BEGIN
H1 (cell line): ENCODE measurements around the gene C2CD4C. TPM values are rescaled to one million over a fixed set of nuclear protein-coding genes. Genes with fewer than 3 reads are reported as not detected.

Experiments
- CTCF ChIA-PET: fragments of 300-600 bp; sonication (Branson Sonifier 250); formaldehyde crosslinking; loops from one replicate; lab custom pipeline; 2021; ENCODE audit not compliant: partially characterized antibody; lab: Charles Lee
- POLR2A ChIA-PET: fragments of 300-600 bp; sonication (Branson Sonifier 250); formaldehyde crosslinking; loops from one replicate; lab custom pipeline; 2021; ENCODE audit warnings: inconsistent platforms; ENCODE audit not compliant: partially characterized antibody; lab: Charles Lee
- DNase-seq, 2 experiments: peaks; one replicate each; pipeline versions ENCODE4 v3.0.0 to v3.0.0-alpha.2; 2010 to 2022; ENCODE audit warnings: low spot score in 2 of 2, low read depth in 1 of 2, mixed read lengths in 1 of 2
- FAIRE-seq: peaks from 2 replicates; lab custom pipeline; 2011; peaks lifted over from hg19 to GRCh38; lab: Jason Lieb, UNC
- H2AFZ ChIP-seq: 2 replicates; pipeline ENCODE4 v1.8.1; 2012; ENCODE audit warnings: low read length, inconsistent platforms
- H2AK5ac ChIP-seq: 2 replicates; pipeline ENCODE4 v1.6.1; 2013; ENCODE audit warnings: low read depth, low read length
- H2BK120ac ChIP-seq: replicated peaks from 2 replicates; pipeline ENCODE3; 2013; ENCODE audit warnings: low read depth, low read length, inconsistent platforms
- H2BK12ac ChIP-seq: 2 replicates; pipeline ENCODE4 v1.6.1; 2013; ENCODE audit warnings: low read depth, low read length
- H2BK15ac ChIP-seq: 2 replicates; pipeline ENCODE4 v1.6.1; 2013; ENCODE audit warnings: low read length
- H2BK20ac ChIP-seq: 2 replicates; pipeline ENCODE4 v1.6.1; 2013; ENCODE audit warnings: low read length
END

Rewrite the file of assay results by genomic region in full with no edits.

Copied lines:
H1 (cell line): ENCODE measurements around the gene C2CD4C. TPM values are rescaled to one million over a fixed set of nuclear protein-coding genes. Genes with fewer than 3 reads are reported as not detected.

Experiments
- CTCF ChIA-PET: fragments of 300-600 bp; sonication (Branson Sonifier 250); formaldehyde crosslinking; loops from one replicate; lab custom pipeline; 2021; ENCODE audit not compliant: partially characterized antibody; lab: Charles Lee
- POLR2A ChIA-PET: fragments of 300-600 bp; sonication (Branson Sonifier 250); formaldehyde crosslinking; loops from one replicate; lab custom pipeline; 2021; ENCODE audit warnings: inconsistent platforms; ENCODE audit not compliant: partially characterized antibody; lab: Charles Lee
- DNase-seq, 2 experiments: peaks; one replicate each; pipeline versions ENCODE4 v3.0.0 to v3.0.0-alpha.2; 2010 to 2022; ENCODE audit warnings: low spot score in 2 of 2, low read depth in 1 of 2, mixed read lengths in 1 of 2
- FAIRE-seq: peaks from 2 replicates; lab custom pipeline; 2011; peaks lifted over from hg19 to GRCh38; lab: Jason Lieb, UNC
- H2AFZ ChIP-seq: 2 replicates; pipeline ENCODE4 v1.8.1; 2012; ENCODE audit warnings: low read length, inconsistent platforms
- H2AK5ac ChIP-seq: 2 replicates; pipeline ENCODE4 v1.6.1; 2013; ENCODE audit warnings: low read depth, low read length
- H2BK120ac ChIP-seq: replicated peaks from 2 replicates; pipeline ENCODE3; 2013; ENCODE audit warnings: low read depth, low read length, inconsistent platforms
- H2BK12ac ChIP-seq: 2 replicates; pipeline ENCODE4 v1.6.1; 2013; ENCODE audit warnings: low read depth, low read length
- H2BK15ac ChIP-seq: 2 replicates; pipeline ENCODE4 v1.6.1; 2013; ENCODE audit warnings: low read length
- H2BK20ac ChIP-seq: 2 replicates; pipeline ENCODE4 v1.6.1; 2013; ENCODE audit warnings: low read length